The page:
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  6. January is the cruelest month. I count the days and focus on my sunrise/sunset calendar that I print out just for this month. We will gain nearly an hour of light by the end of the month and that is my positive reinforcement for the next 30 days. But my go-to quote for January (taped to the wall in my office) that sums it up for me is not as positive as yours (I will send it to your email).

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    1. I haven't gone to the length of printing that calendar but I do have it in my favorites and look at it every couple of days. Today with the sky cloudless I noticed it was still light well after 4:30...yay for that. And I loved your quote, boredom indeed.

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  7. Reading garden blogs sure helps me! Also, In the depths of winter, I finally learned that within me there lay the same old grump that's been there all year. It helps to remember that I'm a curmudgeon regardless of the season.

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    1. Of all the words I might use to describe you I don't think that "curmudgeon" is one of them...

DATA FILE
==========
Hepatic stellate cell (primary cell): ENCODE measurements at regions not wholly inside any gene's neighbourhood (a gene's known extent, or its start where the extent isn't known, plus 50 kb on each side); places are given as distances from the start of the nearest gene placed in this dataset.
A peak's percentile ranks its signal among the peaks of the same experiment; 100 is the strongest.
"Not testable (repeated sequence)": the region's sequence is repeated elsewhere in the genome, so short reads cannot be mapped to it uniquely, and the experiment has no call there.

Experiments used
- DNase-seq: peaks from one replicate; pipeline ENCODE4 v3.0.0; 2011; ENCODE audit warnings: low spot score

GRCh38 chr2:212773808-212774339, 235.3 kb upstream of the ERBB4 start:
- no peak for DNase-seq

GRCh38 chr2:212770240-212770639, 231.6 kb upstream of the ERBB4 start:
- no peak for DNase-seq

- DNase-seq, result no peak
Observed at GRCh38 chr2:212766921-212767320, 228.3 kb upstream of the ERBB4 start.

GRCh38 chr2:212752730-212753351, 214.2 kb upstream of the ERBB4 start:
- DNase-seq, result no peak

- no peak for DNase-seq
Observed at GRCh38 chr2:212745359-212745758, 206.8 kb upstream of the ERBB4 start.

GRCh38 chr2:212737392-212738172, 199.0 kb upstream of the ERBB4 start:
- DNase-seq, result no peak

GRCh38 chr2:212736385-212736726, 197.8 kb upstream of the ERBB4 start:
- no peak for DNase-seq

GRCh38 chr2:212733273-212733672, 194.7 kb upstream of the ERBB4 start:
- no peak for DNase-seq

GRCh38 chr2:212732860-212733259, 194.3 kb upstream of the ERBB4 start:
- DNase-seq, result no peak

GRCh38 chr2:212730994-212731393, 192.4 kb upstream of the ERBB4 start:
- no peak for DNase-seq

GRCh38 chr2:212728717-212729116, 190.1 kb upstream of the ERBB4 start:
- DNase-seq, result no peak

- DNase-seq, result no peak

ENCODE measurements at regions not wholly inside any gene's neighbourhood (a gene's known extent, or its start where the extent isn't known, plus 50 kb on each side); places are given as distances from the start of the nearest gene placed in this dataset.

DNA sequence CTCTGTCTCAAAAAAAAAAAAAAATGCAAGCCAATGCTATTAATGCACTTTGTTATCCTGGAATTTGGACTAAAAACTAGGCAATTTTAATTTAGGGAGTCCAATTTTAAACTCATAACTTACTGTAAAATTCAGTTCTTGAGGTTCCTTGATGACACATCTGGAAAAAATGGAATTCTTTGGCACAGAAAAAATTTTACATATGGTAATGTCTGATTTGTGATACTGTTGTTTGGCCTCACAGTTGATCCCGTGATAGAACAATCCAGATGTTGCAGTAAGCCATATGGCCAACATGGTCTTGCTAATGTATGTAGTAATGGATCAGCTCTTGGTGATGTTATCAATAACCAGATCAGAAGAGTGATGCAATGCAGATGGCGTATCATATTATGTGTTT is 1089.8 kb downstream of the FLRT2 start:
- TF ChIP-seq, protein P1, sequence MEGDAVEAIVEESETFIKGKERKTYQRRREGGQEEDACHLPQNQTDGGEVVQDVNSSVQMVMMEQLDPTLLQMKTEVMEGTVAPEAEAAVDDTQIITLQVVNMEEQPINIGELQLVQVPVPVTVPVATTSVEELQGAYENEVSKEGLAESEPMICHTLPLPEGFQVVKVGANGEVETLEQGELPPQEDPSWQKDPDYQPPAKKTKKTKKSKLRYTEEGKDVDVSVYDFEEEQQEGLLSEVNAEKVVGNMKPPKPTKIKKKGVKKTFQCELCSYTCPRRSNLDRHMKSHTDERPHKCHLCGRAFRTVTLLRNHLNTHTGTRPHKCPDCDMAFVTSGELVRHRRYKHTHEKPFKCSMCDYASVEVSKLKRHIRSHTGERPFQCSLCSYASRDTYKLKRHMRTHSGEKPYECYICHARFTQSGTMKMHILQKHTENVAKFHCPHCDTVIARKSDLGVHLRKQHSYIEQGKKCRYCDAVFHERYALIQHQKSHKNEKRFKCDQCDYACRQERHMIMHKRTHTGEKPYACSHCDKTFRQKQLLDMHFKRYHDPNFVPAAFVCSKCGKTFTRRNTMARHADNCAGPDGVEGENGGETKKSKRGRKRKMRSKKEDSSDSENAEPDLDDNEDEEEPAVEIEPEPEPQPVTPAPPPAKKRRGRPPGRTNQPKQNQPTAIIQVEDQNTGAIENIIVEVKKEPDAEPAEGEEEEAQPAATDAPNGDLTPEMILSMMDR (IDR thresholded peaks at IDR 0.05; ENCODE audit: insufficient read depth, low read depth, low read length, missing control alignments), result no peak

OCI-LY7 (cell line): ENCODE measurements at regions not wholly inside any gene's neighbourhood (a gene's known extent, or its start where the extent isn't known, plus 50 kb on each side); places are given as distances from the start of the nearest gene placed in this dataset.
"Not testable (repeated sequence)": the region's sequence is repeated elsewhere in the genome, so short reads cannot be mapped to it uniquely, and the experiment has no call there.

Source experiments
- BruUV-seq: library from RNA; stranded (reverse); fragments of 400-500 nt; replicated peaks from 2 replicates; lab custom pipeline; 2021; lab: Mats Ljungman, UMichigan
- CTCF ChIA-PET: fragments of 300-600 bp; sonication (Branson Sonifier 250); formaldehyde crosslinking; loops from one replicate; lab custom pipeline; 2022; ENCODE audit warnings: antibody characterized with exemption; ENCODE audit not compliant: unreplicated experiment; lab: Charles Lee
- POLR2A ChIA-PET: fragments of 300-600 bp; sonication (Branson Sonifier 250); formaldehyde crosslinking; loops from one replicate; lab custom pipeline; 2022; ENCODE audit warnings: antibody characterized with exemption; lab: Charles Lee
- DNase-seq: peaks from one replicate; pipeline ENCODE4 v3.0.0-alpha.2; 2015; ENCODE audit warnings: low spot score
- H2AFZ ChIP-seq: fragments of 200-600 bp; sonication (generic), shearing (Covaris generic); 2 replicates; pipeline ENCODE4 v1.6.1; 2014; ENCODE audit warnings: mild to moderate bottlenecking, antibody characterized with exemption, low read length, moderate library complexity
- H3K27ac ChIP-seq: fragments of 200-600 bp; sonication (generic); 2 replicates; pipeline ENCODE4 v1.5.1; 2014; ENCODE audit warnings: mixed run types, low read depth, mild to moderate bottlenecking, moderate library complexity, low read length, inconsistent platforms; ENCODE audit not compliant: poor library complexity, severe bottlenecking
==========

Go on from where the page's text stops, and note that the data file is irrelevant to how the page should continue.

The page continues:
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  8. I am not sure which winter month I dislike the most.

    Following winter 09/10 and 10/11 I have grown to dislike December the most as that was when we had the killer freezes. However, prior to that January was probably my least favourite month as well. It feels like it goes on and on and never really seems to get any lighter.

    I have tried various coping mechanisms to deal with the winter darkness and cold and what seems to be working for me now is almost like a Yin and Yang approach. What I do is when it is really dark I project myself 6 months forward, think about the wonderful amounts of daylight I receive then and remember all of the good things I enjoy at that time - spending time with my family, gardening and mountain biking :)

    So, as I write this it is now January 2nd at 9.48pm and it is very dark outside, but in my mind's eye it is July 2nd at 9.48pm and it is still light and I am outside in the garden enjoying a cool beer and having fun with my children :)